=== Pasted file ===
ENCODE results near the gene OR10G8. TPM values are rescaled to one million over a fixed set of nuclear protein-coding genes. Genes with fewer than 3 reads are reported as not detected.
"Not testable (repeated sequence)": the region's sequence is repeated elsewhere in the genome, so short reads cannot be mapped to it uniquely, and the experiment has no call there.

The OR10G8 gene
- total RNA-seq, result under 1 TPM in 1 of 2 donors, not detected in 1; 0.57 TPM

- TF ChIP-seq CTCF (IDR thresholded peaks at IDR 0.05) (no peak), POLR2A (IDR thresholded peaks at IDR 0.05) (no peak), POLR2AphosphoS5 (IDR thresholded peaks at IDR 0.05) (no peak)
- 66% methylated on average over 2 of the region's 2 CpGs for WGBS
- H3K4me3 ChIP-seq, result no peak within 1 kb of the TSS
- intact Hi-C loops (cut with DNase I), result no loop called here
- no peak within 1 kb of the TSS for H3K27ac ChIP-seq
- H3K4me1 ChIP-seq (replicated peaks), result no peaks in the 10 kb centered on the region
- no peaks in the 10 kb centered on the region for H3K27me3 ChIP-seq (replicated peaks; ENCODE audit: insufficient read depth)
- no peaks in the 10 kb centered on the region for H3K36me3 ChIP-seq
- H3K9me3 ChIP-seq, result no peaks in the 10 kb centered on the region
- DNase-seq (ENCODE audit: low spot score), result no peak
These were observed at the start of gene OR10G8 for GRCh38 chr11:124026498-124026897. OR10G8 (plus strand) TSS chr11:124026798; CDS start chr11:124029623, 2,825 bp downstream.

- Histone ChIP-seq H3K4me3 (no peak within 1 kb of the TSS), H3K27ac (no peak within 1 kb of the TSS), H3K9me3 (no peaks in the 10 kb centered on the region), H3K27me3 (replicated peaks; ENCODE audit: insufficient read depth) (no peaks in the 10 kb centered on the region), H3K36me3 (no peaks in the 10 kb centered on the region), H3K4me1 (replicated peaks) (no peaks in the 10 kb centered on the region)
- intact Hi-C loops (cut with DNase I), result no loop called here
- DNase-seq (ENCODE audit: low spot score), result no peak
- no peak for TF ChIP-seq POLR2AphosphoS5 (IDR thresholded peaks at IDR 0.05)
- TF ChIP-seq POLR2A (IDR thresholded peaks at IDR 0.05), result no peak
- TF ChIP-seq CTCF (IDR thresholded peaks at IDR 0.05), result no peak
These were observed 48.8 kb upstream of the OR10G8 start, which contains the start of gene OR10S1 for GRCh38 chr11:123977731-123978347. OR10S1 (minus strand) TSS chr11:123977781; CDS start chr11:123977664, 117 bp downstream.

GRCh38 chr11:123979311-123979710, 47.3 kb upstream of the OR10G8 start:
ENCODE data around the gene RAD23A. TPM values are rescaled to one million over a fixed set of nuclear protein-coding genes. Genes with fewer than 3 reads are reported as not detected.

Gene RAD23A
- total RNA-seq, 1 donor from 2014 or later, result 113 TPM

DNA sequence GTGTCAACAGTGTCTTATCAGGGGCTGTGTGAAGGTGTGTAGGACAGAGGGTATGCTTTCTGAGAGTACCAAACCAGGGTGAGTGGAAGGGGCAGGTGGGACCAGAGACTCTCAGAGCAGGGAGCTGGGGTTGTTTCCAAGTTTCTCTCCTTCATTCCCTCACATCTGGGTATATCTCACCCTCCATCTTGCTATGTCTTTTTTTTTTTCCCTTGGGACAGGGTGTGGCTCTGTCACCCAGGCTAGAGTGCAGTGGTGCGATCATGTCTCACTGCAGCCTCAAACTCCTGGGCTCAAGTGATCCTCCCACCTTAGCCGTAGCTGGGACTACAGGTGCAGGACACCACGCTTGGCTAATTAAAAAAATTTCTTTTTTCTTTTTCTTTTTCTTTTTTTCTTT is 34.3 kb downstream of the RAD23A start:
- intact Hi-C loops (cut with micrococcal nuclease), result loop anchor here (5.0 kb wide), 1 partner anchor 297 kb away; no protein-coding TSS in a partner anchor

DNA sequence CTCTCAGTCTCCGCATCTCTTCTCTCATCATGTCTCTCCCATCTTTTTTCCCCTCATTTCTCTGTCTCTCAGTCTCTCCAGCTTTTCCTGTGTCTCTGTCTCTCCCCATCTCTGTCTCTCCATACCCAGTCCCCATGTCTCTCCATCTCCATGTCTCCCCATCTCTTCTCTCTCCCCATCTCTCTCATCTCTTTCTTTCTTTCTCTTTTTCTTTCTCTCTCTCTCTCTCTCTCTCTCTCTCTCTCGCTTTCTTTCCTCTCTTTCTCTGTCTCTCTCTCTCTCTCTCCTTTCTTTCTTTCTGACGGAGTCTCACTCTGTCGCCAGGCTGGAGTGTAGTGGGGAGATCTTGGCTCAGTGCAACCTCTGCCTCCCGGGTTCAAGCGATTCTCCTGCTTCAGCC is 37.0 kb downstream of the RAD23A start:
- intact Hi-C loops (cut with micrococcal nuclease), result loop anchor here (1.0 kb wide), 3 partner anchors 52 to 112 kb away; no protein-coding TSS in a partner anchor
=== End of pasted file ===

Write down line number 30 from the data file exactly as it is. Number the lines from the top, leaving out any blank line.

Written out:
- intact Hi-C loops (cut with micrococcal nuclease), result loop anchor here (1.0 kb wide), 3 partner anchors 52 to 112 kb away; no protein-coding TSS in a partner anchor